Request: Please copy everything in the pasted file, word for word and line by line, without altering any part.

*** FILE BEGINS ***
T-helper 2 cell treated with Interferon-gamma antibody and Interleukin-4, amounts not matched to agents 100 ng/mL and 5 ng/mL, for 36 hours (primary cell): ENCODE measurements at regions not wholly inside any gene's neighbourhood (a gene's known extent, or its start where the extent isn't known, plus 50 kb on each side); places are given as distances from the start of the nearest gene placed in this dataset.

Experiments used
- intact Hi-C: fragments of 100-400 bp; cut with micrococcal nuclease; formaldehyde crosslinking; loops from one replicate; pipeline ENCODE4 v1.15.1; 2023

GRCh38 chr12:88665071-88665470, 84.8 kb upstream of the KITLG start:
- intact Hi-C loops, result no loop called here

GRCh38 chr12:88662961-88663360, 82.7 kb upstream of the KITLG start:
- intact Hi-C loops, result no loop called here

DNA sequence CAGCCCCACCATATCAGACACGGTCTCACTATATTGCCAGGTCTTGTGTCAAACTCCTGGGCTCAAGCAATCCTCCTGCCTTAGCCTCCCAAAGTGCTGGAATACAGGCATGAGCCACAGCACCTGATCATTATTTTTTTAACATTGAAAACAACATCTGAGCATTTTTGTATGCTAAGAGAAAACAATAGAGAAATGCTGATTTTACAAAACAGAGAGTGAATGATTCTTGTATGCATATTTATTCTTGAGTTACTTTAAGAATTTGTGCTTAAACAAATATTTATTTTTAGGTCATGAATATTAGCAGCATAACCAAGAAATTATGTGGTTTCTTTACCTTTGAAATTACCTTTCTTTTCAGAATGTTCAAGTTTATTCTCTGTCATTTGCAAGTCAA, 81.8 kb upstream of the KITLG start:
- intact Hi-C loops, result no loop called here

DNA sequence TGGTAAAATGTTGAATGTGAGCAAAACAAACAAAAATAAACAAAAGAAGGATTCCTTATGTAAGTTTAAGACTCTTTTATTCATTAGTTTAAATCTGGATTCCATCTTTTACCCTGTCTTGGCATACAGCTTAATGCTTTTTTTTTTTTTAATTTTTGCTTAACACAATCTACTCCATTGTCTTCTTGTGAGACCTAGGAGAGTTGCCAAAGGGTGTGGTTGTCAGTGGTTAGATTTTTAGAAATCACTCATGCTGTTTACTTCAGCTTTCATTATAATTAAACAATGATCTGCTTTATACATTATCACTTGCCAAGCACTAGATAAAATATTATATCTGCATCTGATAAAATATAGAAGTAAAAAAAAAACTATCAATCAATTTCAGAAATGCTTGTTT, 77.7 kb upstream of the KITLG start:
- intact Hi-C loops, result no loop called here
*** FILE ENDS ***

T-helper 2 cell treated with Interferon-gamma antibody and Interleukin-4, amounts not matched to agents 100 ng/mL and 5 ng/mL, for 36 hours (primary cell): ENCODE measurements at regions not wholly inside any gene's neighbourhood (a gene's known extent, or its start where the extent isn't known, plus 50 kb on each side); places are given as distances from the start of the nearest gene placed in this dataset.

Experiments used
- intact Hi-C: fragments of 100-400 bp; cut with micrococcal nuclease; formaldehyde crosslinking; loops from one replicate; pipeline ENCODE4 v1.15.1; 2023

GRCh38 chr12:88665071-88665470, 84.8 kb upstream of the KITLG start:
- intact Hi-C loops, result no loop called here

GRCh38 chr12:88662961-88663360, 82.7 kb upstream of the KITLG start:
- intact Hi-C loops, result no loop called here

DNA sequence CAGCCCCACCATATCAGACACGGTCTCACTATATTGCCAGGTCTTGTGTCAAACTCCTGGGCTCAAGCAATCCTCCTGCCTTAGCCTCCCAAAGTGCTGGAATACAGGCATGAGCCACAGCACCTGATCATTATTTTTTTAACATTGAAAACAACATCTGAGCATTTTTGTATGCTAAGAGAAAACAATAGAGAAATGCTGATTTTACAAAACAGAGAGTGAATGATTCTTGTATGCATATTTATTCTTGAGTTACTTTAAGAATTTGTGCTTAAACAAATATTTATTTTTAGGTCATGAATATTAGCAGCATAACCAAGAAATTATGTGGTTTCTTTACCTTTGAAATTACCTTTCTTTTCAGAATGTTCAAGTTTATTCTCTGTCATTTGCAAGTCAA, 81.8 kb upstream of the KITLG start:
- intact Hi-C loops, result no loop called here

DNA sequence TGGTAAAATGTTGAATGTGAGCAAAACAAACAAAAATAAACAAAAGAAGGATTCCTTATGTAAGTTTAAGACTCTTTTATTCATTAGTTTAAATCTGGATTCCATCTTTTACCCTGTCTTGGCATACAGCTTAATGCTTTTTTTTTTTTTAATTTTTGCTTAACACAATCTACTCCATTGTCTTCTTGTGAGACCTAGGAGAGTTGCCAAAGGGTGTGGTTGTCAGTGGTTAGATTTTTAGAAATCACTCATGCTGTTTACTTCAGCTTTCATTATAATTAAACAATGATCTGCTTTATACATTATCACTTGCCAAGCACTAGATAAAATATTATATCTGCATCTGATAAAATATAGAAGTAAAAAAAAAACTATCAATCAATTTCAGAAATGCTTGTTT, 77.7 kb upstream of the KITLG start:
- intact Hi-C loops, result no loop called here